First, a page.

Rowman & Littlefield Publishers, Inc
Although the final demise of Communism in Poland was by far the most dramatic of the crises that punctuated Communist rule there, it was not the beginning or the end of Poland's transformation process. Virtually all the studies of transformations in Latin America and Southern Europe, as well as the developing literature on the changes in the communist world, have focused on the events and problems that just preceded the ending of one form of rule and the beginning of another. In the Polish case, at least, the transformation cannot be explained by the popular disaffection and the negotiations between the opponents of the regime and the Communist leaders. The "roots" of post-Communist rule are not to be found in the "topsoil" of Communism's collapse. Instead, they reach through four decades of Communist rule, the periodic "voting with their feet" Poles did when decisions and policies were far more than they could stomach, and the seeming variety of methods the leaders tried to use to compromise with their disaffected nation. It was these decades that were real parts of the transformation. They were also the molders of a "new socialist man" who would rule and be ruled in ways very different from those men and women reared in Western-style democracies. Moreover, since only Poland underwent this many revolts and periods of instability in the decades of Communist rule, its failure to develop a viable balance between elite policy and popular demands in crisis after crisis raises critical questions about how systems and populations "learn" about politics and how to work their systems. The "Polish Road to Socialism" was forged out of the cumulation of these crises. So, too, were the paths for transformation.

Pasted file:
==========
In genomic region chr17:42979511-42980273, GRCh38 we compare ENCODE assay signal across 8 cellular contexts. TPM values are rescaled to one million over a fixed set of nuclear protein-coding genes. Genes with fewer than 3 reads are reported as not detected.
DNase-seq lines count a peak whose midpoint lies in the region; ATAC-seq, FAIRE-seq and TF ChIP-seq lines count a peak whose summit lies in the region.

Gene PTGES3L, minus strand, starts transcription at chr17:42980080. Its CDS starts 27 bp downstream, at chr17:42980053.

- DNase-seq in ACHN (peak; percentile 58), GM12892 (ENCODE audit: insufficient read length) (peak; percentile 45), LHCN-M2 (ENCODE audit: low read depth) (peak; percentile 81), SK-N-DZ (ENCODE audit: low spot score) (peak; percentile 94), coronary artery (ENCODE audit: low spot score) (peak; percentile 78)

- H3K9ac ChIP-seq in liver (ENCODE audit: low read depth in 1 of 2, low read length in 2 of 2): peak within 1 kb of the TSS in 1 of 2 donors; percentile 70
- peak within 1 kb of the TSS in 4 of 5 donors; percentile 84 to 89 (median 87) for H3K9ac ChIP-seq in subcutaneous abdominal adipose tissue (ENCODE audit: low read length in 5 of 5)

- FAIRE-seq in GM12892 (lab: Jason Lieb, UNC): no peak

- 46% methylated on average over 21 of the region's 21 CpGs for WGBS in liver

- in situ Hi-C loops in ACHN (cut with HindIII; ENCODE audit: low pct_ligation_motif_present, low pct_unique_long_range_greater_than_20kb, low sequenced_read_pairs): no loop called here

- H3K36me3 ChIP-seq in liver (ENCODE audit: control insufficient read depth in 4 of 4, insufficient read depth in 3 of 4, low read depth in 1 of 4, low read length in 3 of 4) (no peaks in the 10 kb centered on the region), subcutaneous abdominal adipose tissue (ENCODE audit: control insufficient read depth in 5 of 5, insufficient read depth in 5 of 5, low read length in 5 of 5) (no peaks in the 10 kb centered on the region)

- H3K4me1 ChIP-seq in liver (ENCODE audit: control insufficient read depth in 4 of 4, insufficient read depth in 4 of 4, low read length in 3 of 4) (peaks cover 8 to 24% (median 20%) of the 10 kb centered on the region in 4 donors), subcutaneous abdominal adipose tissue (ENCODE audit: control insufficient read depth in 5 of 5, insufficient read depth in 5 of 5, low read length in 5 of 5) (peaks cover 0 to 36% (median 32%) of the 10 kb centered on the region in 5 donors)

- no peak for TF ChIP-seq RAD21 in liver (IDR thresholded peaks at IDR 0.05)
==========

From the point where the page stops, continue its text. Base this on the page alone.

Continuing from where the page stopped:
This book traces those upheavals and their causes and consequences. From the time this book began in 1981 until it went to press in 1995, Communist rule returned in full force and then collapsed. These essays were revised time and again to take in the new facts and revelations that came out as once-closed archives and silent leaders opened up or wrote memoirs. What we resisted doing was seeing the past in the light of the present. Instead, we hope that, in our overview, these analyses of Poland's various periods of dramatic instability are instructive not only in understanding communism but also in understanding the transition process in which the Poles are now engaged.
Poland's Permanent Revolution: People Vs. Elites, 1956 to the Present
Jane L. Curry
Curry, J. L. & Fajfer, L. (1995). Introduction. In J. L. Curry & Fajfer, Luba (Eds.), Poland’s Permanent Revolution: People Vs. Elites, 1956 to the Present (pp. 1–16). Rowman & Littlefield.